To put it simply, soot pollution is deadly. Soot is a byproduct of burning fossil fuels, in particular coal. It comes from burning coal for electricity or industrial fuel, manufacturing, oil refining, and motor vehicles. It affects the health of families and communities, some of which are at a higher risk than others. Soot has been a danger to human health and the health of the environment for years. The United States Court of Appeals for the D.C. Circuit identified the deficiencies in soot regulation years ago. Standards are long overdue. For years soot has been released into the air and can be carried thousands of miles away from the initial source of pollution. The Environmental Protection Agency has experienced a series of victories on behalf of the environment in the courts and in the Senate recently, but there is still more work to do, especially in regards to soot pollution.
Particulate pollution, also known as soot, is an airborne contaminant, and one of the most dangerous ones at that. Soot is made of microscopic bits of matter and that matter can penetrate people’s lungs and infiltrate their bloodstream. Soot is proven to contribute to heart attacks, strokes, asthma attacks, bronchitis, and in some cases ultimately death. Strokes are the third largest cause of death in the United States, with about 700,000 new or recurrent cases each year. This costs around 30 billion dollars annually. All of which could be reduced if the Environmental Protection agency strengthens it standards of soot pollution.
There is also an environmental toll from soot, not just the negative effects on human health. Particulate pollution has serious environmental impacts such as impairing the visibility of national parks like the Great Smoky Mountains. They may be called Smoky, but it is soot that prevents them from being seen. Soot also will contaminate water and plant life in regions it is found. In particular it depletes nutrients from the soil and erodes landscapes. Particulate pollution is also related to acid rain.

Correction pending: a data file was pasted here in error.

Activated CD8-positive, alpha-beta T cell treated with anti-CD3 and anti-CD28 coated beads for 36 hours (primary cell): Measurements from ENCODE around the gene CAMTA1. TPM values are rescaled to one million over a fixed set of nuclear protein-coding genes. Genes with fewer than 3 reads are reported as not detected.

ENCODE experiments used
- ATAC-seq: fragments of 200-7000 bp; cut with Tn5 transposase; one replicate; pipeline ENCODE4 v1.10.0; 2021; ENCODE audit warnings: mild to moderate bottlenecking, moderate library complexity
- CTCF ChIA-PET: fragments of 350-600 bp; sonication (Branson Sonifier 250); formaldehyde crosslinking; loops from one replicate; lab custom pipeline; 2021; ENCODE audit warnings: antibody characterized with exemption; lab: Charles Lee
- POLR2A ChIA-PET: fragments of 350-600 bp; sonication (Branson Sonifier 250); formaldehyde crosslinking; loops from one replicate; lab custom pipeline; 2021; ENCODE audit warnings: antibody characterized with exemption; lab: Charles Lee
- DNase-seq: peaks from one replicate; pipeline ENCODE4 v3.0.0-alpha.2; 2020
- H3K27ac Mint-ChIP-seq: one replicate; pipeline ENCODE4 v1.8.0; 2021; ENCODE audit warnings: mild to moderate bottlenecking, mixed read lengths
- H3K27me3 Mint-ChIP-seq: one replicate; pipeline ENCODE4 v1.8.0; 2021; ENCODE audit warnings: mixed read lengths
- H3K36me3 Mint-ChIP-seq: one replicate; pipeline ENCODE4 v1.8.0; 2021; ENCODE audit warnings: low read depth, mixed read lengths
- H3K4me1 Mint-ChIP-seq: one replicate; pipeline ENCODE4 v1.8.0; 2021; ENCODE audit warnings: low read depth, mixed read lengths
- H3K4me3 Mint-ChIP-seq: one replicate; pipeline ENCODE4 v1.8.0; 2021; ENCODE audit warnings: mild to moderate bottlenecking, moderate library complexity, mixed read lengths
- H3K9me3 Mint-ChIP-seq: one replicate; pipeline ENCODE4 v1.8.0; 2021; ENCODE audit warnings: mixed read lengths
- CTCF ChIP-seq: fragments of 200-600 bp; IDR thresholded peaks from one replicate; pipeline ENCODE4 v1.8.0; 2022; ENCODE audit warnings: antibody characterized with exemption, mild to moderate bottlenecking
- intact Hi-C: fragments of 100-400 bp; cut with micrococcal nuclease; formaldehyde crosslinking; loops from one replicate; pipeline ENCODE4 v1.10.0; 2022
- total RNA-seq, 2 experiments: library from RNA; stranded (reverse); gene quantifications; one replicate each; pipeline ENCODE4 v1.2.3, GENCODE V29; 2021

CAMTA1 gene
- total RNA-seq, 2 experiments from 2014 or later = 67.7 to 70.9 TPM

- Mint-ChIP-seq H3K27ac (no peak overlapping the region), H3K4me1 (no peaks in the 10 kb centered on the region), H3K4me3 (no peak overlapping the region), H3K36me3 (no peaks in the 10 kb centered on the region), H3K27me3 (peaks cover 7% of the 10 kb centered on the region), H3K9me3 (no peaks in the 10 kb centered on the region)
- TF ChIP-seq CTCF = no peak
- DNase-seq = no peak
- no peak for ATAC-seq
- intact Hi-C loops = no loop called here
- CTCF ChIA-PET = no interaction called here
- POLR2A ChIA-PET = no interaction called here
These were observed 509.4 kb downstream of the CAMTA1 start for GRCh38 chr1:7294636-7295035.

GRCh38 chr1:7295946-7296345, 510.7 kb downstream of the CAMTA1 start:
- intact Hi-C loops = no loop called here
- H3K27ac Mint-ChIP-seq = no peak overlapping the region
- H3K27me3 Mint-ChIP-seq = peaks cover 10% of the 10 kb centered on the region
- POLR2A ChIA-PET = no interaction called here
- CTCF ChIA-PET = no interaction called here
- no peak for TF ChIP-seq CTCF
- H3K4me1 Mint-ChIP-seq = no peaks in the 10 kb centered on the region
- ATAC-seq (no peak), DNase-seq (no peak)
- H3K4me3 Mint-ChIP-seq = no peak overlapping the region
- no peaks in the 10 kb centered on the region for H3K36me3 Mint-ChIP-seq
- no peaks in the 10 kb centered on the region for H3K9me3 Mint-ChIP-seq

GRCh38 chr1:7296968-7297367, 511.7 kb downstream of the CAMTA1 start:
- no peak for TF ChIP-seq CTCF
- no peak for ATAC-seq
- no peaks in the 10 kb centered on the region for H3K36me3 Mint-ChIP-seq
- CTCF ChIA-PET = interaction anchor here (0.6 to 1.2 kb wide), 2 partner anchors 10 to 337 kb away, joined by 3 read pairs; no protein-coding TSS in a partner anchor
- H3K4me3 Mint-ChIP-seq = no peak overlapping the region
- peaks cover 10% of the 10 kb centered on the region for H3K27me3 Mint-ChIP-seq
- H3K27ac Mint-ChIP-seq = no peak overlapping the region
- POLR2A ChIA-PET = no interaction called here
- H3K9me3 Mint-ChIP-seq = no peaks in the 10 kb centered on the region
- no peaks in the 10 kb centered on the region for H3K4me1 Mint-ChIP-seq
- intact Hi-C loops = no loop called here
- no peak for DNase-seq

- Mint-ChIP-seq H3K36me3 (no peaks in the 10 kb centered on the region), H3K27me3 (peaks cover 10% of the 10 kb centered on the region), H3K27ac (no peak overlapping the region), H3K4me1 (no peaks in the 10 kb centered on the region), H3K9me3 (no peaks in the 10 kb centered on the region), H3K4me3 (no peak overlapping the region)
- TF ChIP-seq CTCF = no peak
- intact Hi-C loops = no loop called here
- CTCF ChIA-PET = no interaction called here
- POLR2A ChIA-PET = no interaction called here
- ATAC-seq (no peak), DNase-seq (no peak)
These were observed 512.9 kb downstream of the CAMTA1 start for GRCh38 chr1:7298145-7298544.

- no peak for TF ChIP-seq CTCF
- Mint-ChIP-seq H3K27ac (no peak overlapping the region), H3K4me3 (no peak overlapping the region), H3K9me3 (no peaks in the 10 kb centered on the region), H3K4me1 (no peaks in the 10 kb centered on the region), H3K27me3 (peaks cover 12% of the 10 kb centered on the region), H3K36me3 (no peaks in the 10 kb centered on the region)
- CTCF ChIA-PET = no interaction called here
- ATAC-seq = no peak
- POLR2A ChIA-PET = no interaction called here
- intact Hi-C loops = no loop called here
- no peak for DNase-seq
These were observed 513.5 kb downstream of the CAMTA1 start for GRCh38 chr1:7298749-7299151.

The Environmental Protection Agency understands these affects, but is long overdue proposing changes to the standards for fine particulate pollution, which includes soot. The new proposal would strengthen health standards and lead to local environmental benefits like cleaner air for everyone. The new standards proposed by the Environmental Protection Agency in May of 2012 would save thousands of lives each year and ensure healthier, longer lives for millions of Americans.
Epidemiologists have studied populations over time and have been able to tease out that people living in areas with higher soot pollution are more likely to die earlier than people living in areas that have lower soot pollution. Soot pollution especially affects the young and the elderly, who are more susceptible to inhalation because of weak immune systems. Another study recently was concluded and determined that this is true by watching populations in six cities for a total of eight thousand participants over thirty years. It studied the annual, chronic level of soot exposure to each of these 8000 people. The Six Cities Study shows that soot pollution shortens lives even at levels considered safe by the Environmental Protection Agency’s standards. The study therefore suggests that soot pollution kills people at all level of pollution. To support the Environmental Protection Agency’s strengthening of standards please sign this petition at The Environmental Defense Fund.
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